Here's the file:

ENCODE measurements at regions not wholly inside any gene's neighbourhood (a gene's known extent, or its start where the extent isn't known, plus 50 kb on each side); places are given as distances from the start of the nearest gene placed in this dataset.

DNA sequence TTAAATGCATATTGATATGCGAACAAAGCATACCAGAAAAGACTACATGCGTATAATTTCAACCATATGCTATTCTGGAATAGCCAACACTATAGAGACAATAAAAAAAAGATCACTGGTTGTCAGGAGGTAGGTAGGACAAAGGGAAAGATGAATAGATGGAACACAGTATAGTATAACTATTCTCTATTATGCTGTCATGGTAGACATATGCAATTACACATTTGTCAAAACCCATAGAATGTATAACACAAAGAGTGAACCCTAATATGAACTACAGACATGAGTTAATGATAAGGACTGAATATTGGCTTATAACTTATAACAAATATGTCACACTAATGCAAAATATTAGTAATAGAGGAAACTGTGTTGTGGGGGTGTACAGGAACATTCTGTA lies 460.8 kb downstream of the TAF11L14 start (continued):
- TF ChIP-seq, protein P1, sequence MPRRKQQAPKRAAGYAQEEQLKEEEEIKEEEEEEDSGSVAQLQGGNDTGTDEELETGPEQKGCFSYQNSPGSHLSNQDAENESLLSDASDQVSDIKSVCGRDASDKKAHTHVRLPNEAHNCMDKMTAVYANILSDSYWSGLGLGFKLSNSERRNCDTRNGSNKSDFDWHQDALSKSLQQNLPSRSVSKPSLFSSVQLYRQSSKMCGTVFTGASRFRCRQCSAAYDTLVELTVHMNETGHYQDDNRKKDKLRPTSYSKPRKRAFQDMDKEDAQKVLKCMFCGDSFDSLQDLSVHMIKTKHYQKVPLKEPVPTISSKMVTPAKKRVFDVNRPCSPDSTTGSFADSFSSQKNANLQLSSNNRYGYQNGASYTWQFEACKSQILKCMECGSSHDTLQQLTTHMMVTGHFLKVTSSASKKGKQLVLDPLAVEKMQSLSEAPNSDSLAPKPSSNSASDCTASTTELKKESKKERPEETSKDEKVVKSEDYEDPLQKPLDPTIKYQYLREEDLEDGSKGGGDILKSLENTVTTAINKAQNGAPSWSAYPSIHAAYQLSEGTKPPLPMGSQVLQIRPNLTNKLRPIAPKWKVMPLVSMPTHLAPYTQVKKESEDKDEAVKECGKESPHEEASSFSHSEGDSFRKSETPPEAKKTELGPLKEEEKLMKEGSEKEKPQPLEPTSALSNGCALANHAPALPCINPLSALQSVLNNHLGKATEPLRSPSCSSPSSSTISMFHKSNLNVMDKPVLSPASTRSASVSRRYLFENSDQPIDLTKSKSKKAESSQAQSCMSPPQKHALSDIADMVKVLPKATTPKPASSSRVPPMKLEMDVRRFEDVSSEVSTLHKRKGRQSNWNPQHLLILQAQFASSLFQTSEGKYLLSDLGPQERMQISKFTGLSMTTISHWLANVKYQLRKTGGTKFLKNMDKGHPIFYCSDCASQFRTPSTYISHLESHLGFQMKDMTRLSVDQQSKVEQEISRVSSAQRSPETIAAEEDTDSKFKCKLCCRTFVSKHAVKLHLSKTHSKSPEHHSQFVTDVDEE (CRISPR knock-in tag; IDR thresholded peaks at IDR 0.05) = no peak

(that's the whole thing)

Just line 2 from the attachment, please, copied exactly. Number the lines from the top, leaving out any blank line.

DNA sequence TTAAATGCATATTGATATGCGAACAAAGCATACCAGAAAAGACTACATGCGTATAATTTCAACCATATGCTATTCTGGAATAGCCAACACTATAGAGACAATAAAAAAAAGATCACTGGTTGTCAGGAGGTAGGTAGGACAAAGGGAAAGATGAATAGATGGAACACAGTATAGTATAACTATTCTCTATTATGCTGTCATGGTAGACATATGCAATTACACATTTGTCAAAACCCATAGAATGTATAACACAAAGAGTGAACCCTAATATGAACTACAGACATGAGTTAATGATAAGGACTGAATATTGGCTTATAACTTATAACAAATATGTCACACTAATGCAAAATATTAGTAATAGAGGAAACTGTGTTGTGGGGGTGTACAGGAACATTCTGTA lies 460.8 kb downstream of the TAF11L14 start (continued):